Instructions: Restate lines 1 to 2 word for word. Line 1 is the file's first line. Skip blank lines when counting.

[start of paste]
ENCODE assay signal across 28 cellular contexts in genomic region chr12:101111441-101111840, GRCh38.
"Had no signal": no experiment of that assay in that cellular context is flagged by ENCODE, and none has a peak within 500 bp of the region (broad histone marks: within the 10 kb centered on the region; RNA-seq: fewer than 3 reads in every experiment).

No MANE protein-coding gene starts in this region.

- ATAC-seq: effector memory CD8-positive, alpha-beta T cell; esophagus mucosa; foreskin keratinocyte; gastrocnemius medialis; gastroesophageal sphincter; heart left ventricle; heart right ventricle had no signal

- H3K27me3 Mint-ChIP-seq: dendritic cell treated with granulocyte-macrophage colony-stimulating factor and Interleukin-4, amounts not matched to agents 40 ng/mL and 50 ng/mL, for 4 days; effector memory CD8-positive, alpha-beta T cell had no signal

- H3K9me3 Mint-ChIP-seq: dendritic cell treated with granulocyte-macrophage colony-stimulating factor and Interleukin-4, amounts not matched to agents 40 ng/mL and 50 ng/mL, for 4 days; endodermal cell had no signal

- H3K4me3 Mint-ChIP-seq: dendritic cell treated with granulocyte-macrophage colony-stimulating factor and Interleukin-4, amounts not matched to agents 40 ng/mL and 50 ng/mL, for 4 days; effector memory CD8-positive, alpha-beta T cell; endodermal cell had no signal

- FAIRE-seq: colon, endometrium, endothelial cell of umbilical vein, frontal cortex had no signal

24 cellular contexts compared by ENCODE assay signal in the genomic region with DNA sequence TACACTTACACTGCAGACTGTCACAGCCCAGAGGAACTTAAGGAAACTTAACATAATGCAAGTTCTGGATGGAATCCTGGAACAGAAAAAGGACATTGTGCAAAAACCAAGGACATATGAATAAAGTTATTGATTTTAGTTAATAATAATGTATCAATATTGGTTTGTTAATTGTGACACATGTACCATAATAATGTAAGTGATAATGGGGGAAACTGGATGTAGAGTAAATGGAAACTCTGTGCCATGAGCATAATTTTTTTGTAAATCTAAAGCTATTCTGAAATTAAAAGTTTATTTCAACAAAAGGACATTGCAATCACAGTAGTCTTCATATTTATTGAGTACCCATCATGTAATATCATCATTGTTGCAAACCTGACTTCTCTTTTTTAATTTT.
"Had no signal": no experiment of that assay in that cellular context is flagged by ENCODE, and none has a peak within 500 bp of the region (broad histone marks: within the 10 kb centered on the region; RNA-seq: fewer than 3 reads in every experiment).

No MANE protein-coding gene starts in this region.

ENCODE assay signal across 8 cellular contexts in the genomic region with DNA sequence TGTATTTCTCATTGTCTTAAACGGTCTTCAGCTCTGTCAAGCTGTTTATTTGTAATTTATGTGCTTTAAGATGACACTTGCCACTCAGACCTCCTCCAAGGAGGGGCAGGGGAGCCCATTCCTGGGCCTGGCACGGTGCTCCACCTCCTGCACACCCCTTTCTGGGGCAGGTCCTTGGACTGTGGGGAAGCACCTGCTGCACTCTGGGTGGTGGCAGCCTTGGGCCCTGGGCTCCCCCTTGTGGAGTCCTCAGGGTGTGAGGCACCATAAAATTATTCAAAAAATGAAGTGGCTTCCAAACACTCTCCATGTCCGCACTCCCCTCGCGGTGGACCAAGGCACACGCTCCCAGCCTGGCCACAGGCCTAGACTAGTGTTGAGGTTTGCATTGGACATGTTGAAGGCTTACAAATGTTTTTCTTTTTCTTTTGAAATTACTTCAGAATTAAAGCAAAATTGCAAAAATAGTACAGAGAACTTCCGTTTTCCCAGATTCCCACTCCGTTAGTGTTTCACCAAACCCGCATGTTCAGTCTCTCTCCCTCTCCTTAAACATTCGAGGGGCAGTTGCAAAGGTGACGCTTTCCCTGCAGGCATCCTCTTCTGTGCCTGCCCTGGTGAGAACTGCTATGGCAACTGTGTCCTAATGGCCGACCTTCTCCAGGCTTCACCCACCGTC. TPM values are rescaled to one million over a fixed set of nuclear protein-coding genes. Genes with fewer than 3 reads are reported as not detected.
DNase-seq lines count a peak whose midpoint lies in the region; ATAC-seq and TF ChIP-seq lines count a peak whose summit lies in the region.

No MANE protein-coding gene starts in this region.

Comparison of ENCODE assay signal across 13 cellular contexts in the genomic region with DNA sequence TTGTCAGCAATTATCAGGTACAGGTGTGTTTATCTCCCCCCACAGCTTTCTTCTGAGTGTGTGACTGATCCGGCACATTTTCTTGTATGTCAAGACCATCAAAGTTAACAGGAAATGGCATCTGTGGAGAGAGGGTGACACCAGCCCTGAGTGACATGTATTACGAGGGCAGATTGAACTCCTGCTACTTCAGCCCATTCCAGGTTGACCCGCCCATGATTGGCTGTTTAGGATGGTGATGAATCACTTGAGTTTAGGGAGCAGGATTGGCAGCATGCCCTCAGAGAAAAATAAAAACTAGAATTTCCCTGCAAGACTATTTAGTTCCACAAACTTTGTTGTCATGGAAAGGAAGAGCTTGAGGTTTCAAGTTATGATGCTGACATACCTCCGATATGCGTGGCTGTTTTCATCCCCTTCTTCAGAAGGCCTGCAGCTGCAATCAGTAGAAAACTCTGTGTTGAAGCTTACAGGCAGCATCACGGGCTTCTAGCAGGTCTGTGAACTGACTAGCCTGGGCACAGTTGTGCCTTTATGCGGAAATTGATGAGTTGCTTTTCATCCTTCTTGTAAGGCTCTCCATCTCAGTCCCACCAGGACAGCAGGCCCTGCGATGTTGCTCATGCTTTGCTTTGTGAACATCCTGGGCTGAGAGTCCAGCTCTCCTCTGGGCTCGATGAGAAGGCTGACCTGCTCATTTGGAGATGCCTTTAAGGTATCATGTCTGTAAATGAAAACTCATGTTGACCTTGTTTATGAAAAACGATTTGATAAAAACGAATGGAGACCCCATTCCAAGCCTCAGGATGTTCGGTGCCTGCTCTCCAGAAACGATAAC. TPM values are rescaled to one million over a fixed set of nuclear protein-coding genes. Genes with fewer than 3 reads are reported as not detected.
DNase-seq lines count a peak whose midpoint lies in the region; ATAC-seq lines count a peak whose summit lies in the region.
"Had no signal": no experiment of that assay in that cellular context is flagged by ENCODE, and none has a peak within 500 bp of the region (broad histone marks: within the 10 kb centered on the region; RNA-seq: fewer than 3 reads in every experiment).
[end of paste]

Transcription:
ENCODE assay signal across 28 cellular contexts in genomic region chr12:101111441-101111840, GRCh38.
"Had no signal": no experiment of that assay in that cellular context is flagged by ENCODE, and none has a peak within 500 bp of the region (broad histone marks: within the 10 kb centered on the region; RNA-seq: fewer than 3 reads in every experiment).